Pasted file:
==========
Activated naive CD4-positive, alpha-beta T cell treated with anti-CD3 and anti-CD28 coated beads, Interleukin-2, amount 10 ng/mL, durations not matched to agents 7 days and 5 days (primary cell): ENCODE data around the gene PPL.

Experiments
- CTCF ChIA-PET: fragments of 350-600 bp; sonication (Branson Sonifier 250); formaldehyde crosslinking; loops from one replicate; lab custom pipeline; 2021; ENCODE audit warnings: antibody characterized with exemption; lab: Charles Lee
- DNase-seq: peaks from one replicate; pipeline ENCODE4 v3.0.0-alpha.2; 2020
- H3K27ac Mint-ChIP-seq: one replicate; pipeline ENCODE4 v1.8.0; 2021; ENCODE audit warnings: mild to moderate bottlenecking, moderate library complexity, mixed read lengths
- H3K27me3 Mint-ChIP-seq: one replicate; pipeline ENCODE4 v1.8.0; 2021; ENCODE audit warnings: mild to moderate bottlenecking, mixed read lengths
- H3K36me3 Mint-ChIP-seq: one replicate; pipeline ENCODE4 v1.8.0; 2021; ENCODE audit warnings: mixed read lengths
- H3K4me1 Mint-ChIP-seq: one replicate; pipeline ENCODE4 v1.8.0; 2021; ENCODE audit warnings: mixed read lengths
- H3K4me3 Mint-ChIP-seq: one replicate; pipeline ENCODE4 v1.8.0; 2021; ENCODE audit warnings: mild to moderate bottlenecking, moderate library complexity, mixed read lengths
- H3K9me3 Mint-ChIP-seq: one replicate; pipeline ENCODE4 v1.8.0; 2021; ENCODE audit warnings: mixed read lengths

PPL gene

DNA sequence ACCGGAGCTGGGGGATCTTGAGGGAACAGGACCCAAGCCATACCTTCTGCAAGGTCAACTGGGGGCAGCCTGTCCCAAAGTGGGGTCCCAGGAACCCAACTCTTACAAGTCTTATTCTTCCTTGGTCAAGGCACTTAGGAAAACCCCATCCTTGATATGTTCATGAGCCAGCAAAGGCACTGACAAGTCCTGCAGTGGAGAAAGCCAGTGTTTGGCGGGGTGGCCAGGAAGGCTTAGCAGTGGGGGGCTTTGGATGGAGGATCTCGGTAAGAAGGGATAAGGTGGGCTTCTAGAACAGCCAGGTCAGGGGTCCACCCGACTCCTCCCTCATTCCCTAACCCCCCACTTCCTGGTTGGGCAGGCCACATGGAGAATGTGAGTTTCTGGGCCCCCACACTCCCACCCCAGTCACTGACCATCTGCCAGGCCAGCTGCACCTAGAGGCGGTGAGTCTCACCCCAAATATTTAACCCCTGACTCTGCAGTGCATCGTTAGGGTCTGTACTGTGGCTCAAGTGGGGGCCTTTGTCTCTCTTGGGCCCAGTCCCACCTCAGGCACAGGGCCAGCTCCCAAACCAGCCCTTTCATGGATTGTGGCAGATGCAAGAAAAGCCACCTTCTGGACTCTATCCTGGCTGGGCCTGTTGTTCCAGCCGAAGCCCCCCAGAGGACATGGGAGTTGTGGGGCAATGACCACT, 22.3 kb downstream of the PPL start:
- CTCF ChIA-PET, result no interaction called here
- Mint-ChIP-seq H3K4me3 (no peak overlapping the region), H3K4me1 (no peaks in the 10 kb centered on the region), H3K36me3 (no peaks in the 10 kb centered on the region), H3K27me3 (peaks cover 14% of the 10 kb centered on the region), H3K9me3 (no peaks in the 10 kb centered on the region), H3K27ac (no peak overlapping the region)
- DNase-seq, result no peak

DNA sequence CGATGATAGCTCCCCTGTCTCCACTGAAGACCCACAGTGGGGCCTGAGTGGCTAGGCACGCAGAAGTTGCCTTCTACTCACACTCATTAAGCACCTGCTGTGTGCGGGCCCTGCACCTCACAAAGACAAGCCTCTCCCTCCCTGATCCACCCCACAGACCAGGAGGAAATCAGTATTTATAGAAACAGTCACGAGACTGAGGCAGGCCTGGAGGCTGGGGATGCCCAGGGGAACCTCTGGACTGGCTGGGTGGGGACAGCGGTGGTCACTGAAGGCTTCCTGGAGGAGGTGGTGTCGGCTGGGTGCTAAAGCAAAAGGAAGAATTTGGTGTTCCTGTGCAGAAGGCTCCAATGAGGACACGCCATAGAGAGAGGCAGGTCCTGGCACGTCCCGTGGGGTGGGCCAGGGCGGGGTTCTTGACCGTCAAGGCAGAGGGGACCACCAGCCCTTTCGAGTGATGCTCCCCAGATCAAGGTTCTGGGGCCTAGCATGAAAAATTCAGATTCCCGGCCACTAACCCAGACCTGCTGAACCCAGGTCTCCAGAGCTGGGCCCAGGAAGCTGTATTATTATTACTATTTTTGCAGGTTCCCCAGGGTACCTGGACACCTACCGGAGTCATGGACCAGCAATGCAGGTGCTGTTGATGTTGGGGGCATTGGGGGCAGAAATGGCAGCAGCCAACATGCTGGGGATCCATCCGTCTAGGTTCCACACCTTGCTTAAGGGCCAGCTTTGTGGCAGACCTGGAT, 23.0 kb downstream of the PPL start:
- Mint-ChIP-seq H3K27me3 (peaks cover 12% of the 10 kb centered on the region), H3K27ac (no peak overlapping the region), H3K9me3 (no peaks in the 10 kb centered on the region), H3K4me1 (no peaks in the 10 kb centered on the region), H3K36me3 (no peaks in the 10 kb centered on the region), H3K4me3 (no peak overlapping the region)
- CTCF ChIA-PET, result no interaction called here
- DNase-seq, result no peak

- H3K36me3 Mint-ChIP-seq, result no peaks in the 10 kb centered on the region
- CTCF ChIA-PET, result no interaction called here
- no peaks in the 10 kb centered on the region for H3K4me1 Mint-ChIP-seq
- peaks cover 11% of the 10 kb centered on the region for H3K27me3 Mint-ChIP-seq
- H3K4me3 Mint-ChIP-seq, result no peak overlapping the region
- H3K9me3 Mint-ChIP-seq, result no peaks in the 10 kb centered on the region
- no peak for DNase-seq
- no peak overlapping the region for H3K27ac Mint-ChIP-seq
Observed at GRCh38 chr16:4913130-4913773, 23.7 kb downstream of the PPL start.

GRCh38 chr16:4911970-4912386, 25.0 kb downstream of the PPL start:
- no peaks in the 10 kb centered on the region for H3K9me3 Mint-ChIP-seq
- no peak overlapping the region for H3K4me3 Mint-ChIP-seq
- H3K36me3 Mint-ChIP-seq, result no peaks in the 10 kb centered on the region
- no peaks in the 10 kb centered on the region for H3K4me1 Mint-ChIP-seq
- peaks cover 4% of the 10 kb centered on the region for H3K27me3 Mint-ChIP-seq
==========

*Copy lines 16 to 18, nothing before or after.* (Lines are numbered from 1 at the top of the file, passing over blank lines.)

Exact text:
DNA sequence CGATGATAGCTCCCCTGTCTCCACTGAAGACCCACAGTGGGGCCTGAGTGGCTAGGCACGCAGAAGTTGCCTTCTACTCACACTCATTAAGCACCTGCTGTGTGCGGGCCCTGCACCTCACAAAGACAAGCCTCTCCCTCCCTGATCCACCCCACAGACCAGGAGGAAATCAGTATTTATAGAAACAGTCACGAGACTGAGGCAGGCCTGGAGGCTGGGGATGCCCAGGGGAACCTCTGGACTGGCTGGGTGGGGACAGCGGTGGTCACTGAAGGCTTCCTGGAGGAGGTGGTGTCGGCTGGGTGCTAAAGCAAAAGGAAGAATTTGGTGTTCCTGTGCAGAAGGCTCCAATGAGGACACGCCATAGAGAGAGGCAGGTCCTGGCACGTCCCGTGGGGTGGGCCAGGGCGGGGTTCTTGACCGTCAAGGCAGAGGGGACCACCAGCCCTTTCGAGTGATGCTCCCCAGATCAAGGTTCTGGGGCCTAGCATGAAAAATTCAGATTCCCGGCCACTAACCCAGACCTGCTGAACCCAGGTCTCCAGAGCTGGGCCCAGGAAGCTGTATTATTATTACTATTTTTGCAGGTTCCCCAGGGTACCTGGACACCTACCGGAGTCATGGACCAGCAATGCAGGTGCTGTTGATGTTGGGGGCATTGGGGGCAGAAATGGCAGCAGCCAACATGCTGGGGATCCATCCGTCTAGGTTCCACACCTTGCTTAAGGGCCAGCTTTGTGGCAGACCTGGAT, 23.0 kb downstream of the PPL start:
- Mint-ChIP-seq H3K27me3 (peaks cover 12% of the 10 kb centered on the region), H3K27ac (no peak overlapping the region), H3K9me3 (no peaks in the 10 kb centered on the region), H3K4me1 (no peaks in the 10 kb centered on the region), H3K36me3 (no peaks in the 10 kb centered on the region), H3K4me3 (no peak overlapping the region)
- CTCF ChIA-PET, result no interaction called here